object->rights_to_certain_shares,
quantity->1
]
]
:-
?_safe:Safe[
investor->?inv,
company->?com,
purchase_amount->?pa,
date_of_safe->?date],
?_event:Event[
action->?ea,
date_of_event->?de],
?ea:Payment[
payee->?com,
payor->?inv,
amount->?pa],
on_or_about(?date,?de).

The pseudo-code for the Flora-2 above might read:

If there is a Safe, and there is an event in which the investor in the Safe paid to the company in the Safe the purchase amount of the Safe, and the payment happened on or about the date of the safe, then the company is obliged to transfer to the investor the rights to certain shares.

Take-Aways So Far

There are two things that have immediately been reinforced for me in starting to encode SAFE in Flora-2. The first is the degree of choice that must be exercised by the person doing the knowledge representation for existing rules. For example, does “issuing rights to certain shares” mean anything? What does it mean in a way that the computer can understand? Is “issuing rights” analogous to a transfer of something? Does it create an obligation for the company to take an action, or does it create a fact that must be true before any other obligations take effect? And what does “subject to the terms described below” mean?

All of those are questions that I needed to come up with answers do just in order to choose a first draft representation. There is no way of determining what the right answer to all of those questions is. It depends on what you are trying to accomplish, and even then there is more than one way to get to the same result. Some of them are underspecifications in the contract, holes that I need to fill. Others are just places where I have options and need to choose one.

The second take-away is the corollary to the first. If

  1. there are things that need to be decided by the person doing the encoding because the contract doesn’t make them clear, and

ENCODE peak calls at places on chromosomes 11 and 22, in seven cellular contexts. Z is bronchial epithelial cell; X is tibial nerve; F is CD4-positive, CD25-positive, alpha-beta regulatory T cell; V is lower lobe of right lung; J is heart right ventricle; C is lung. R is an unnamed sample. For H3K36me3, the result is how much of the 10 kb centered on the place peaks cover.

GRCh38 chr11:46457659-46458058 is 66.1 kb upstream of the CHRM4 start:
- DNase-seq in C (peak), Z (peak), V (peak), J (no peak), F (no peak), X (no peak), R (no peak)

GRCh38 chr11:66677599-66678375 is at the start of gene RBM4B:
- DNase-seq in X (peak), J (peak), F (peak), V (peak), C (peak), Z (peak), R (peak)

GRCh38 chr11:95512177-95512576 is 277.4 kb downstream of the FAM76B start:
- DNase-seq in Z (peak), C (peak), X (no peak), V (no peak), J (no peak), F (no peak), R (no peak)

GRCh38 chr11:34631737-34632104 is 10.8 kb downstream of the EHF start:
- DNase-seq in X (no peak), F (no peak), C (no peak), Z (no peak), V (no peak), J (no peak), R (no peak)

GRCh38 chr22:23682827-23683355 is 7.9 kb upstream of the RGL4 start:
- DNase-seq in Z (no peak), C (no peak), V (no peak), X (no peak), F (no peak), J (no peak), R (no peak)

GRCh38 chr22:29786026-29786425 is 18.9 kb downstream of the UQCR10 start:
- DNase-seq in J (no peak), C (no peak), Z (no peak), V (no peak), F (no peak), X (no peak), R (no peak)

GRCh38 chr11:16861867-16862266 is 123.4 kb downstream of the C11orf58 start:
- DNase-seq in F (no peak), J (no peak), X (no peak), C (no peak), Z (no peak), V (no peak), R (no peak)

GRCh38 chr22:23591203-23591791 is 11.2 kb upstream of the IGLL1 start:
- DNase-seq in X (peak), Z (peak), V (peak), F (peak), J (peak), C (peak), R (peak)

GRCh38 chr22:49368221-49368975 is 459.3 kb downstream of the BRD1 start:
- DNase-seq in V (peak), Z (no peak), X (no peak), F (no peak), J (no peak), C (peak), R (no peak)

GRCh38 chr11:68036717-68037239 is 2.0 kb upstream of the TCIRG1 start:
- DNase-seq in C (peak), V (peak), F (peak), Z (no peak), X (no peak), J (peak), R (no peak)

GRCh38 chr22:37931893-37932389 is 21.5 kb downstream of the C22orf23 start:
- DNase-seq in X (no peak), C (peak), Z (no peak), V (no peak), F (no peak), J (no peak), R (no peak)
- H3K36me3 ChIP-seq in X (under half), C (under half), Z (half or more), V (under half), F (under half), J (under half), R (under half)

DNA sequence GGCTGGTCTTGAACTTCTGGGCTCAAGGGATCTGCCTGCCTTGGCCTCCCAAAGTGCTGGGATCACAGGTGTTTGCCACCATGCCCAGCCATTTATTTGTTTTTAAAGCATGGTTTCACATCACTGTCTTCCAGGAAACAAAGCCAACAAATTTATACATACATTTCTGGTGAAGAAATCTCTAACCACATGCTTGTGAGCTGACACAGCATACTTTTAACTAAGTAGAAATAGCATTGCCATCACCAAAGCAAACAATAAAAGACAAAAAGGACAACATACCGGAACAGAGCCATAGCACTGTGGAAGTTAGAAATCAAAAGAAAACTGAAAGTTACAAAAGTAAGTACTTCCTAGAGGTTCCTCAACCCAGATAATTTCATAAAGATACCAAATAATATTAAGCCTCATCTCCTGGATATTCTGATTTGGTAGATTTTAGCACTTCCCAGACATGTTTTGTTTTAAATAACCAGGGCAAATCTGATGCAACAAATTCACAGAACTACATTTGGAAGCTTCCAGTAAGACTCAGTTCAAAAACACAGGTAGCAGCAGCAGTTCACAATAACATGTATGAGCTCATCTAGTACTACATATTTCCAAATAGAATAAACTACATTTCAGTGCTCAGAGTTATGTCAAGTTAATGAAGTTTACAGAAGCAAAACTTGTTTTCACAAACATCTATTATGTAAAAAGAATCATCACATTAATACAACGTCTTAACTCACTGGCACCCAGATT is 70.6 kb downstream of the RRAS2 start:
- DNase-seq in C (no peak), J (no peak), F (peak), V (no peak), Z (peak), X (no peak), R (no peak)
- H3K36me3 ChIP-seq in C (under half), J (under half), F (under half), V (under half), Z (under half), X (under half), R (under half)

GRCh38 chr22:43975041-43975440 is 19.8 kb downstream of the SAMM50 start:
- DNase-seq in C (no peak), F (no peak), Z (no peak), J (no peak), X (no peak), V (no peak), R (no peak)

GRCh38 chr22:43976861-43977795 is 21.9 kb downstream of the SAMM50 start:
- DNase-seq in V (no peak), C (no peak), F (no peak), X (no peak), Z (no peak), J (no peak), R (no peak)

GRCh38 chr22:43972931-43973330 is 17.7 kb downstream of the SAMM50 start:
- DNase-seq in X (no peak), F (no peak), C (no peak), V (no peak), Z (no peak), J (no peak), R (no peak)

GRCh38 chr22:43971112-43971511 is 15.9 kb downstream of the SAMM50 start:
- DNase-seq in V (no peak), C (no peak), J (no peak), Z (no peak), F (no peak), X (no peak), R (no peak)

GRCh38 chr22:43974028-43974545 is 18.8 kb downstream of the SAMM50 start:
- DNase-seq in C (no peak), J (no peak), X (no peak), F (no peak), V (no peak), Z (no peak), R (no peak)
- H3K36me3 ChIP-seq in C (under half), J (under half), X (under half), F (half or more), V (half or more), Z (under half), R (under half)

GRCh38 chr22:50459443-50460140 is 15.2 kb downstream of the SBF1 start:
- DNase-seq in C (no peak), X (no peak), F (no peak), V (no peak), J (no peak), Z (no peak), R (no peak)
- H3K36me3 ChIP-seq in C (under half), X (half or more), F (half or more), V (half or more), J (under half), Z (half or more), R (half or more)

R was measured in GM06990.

2. those decisions are not merely modelling choices, but underspecifications that have an effect on the behaviour of the encoding,

then those decision points represent places where encoding the contract in a programming language at the time of drafting, instead of afterward, would have resulted in a better-drafted contract.

And there’s a lot of them.

I’m thinking that it might make sense to track those decisions as I’m making them, and then provide an example re-drafting of the SAFE on the basis of those decisions, to show concretely how encoding the contract might have made it better.

Twitch Streaming

I’m going to be doing some recording of my coding sessions for the benefit of some of the junior researchers at SMU, as a way of helping them get up to speed on knowledge representation and Flora-2 in particular. It turns out that it is literally only one-click more complicated to also stream those sessions live on Twitch, so I’m going to be doing that, too. If you’re interested in following along, I’m Gauntlet173 on Twitch. Give me a follow. The videos will be recorded and probably made available on YouTube later. I’ll update you here when I know where they will end up.

Quick Notes

I haven’t heard yet whether the CodeX presentation I did last week is going to be up on the web, but I’ll provide a link if and when I have it. The Cyberjustice Laboratory event has been pushed back to a date TBD, but probably in January 2021.

  • Nov 17: European Commission Rules as Code Blawx demo in conjunction with the OECD’s “Government After Shock” event.
  • Nov 17&18: Guest lecturing for Megan Ma’s course at Sciences Po.
  • Nov 24: Rules as Code session with Canada School of Public Service.
  • TBD (Jan ’21): Cyberjustice Laboratory (University of Montreal) webinar on Blawx.

I am a lawyer at Round Table Law, I teach “Coding the Law” at the University of Alberta Faculty of Law, and I’m a senior researcher at the Singapore Management University Centre for Computational Law. Computational Law Diary is a series of posts on what I’m thinking about in the computational law world. They are my own opinion, and do not reflect the opinions of the Centre, the Research Programme, SMU, U of A, or anyone else.

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Jason Morris

Jason Morris

Rules as Code Director at Service Canada, CEO Lexpedite.ca. Previous: Lawyer; ABA Innovation Fellow; Sessional Instructor; Computational Law Researcher